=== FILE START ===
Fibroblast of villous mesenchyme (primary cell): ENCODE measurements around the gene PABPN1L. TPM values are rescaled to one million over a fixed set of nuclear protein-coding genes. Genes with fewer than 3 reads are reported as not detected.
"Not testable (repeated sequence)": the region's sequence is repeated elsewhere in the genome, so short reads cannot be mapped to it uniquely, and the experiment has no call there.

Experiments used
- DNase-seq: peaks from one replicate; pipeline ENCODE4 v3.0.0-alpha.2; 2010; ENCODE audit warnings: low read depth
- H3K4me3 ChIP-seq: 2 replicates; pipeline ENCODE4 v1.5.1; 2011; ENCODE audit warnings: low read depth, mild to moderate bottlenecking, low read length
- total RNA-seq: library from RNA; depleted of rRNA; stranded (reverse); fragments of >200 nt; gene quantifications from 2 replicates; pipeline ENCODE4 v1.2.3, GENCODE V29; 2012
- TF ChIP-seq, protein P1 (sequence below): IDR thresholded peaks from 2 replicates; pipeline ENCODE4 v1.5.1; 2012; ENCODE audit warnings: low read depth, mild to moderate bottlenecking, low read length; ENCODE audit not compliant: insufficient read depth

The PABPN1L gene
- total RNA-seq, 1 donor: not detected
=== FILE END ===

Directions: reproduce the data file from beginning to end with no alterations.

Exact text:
Fibroblast of villous mesenchyme (primary cell): ENCODE measurements around the gene PABPN1L. TPM values are rescaled to one million over a fixed set of nuclear protein-coding genes. Genes with fewer than 3 reads are reported as not detected.
"Not testable (repeated sequence)": the region's sequence is repeated elsewhere in the genome, so short reads cannot be mapped to it uniquely, and the experiment has no call there.

Experiments used
- DNase-seq: peaks from one replicate; pipeline ENCODE4 v3.0.0-alpha.2; 2010; ENCODE audit warnings: low read depth
- H3K4me3 ChIP-seq: 2 replicates; pipeline ENCODE4 v1.5.1; 2011; ENCODE audit warnings: low read depth, mild to moderate bottlenecking, low read length
- total RNA-seq: library from RNA; depleted of rRNA; stranded (reverse); fragments of >200 nt; gene quantifications from 2 replicates; pipeline ENCODE4 v1.2.3, GENCODE V29; 2012
- TF ChIP-seq, protein P1 (sequence below): IDR thresholded peaks from 2 replicates; pipeline ENCODE4 v1.5.1; 2012; ENCODE audit warnings: low read depth, mild to moderate bottlenecking, low read length; ENCODE audit not compliant: insufficient read depth

The PABPN1L gene
- total RNA-seq, 1 donor: not detected